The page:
Routing a moulding

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br549
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Routing a moulding

Post by br549 »

Before I attempt something I have never tried before, I would like to hear if what I plan to make is feasible and can be done safely.

The bit I have purchased is this:
Rockler 2141.jpg
Rockler 2141.jpg (120.93 KiB) Viewed 1625 times
The material to be used is cedar, or possibly white pine (1"x 2").

With Shopsmith in drill press mode, bit mounted in router chuck, rip fence between bit and way tubes, stock should be fed from back to front? Move fence closer to bit after each pass (cutting no more than 1/8" each pass) until profile complete and guide bearing is rubbing against stock?
edma194
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Re: Routing a moulding

Post by edma194 »

I would start out by using wider stock, routing the profile on one edge, then cutting off the narrow piece of molding. This is the kind of thing that is easy to do with a handheld router if you have one and then you can leave the Shopsmith in table saw mode to cut off the finished molding.

I prefer not trapping the board between the fence and the router bit but if you do them I think passing the board left to right should be done. A right to left pass in front of the bit would be preferred, and since you have a guide bearing a fence is not really needed.

Pine and cedar should be easy to cut. Do you have a PowerPro or are using a conventional headstock limited to 5200RPM? It's a fairly wide diameter bit so should cut well at the top but the bottom shape is somewhat delicate, you could watch for tight straight grain at that edge, and of course avoid knots on that edge.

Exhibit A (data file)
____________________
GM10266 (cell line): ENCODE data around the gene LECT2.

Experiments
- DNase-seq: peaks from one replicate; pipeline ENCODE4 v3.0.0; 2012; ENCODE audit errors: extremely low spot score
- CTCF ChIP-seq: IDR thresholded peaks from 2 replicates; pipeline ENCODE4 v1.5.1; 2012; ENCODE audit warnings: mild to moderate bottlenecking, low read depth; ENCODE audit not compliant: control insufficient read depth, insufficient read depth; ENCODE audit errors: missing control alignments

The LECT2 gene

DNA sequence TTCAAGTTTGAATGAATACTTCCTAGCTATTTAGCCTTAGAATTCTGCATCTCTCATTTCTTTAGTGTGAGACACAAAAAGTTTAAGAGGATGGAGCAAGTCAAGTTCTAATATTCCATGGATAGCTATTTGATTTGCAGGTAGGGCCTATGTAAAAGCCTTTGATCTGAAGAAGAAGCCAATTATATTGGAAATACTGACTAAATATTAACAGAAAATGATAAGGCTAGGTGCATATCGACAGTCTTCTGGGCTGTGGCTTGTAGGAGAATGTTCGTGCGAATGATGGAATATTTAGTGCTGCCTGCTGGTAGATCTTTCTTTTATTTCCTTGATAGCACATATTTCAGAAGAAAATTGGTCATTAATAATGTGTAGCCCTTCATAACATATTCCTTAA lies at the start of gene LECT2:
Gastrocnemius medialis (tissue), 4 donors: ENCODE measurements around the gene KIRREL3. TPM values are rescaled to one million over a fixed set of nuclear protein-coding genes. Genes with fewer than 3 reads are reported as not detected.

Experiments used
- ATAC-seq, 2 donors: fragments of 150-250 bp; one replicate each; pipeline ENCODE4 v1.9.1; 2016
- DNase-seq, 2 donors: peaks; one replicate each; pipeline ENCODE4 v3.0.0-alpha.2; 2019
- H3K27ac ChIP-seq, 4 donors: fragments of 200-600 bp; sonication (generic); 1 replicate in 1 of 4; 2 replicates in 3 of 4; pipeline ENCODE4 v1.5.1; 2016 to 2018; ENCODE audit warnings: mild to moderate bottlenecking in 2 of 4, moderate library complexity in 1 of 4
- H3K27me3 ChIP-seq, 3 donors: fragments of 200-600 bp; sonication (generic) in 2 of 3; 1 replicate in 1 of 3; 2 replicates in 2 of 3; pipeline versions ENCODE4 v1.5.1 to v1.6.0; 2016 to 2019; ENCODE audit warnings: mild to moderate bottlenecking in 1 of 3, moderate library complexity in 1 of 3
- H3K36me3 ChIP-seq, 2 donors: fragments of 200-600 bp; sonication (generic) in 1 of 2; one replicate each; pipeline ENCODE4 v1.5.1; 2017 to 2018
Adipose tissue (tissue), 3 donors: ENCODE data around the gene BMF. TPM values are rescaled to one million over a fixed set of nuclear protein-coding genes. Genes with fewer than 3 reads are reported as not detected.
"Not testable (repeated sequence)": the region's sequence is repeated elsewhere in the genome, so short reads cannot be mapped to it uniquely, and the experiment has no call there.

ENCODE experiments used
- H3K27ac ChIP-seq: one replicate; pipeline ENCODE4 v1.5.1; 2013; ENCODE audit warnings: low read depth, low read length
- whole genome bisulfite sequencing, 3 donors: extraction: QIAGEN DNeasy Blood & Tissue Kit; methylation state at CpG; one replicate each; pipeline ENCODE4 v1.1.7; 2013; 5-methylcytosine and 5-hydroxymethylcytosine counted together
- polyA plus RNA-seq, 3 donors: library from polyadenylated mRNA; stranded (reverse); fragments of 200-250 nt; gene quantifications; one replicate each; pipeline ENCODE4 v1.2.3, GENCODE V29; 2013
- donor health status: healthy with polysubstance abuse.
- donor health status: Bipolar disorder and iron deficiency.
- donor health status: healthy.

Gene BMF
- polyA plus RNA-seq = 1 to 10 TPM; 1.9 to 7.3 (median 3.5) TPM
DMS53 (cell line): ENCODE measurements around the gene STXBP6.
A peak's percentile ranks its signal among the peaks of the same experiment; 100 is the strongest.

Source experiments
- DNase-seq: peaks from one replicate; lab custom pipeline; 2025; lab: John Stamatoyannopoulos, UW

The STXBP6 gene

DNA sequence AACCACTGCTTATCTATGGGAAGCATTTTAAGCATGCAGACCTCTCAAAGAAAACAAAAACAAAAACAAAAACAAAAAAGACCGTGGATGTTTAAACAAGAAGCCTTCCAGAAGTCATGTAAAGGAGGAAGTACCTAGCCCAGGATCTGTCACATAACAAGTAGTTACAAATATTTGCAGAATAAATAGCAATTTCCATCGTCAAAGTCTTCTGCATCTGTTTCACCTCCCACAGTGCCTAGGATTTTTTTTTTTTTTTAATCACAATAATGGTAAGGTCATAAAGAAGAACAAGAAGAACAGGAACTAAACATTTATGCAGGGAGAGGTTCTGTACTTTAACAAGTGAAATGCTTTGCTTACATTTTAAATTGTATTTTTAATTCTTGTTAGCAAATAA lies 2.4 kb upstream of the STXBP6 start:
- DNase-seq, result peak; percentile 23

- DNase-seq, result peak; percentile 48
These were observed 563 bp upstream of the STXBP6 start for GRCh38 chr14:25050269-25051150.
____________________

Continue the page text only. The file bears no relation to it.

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thunderbirdbat
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Re: Routing a moulding

Post by thunderbirdbat »

Be careful of feed direction as it depends on direction the router bit is traveling, you want to feed the wood into the oncoming router cutting edge. The router bits are designed to rotate clockwise, if you are routing between the way tubes and the bit, right to left feed and if in front of both the way tubes and bit then left to right feed direction.
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DLB
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Re: Routing a moulding

Post by DLB »

br549 wrote: Tue May 24, 2022 9:05 am Before I attempt something I have never tried before, I would like to hear if what I plan to make is feasible and can be done safely.

The bit I have purchased is this:

Rockler 2141.jpg
The material to be used is cedar, or possibly white pine (1"x 2").

With Shopsmith in drill press mode, bit mounted in router chuck, rip fence between bit and way tubes, stock should be fed from back to front? Move fence closer to bit after each pass (cutting no more than 1/8" each pass) until profile complete and guide bearing is rubbing against stock?
I feel like I'm kind of reading between the lines a bit. Are you planning to fully profile a face of the 1 X 2? (1-5/8" profile, 1-1/2" stock) Which won't work the normal way because you are cutting away the reference surface that should ride the fence. And for that reason you are wondering about cutting with the material between fence and cutter as opposed to burying the cutter in the fence.(?) I've never done that, so a general comment: cutters of this type pull the material into the cutter, which is normally buried in the fence so it just helps guide the material along the fence. If you cut the other side of the material it is going to try to pull into the cutter and away from the fence. That seems bad, and I doubt the bearing's effectiveness if that happens.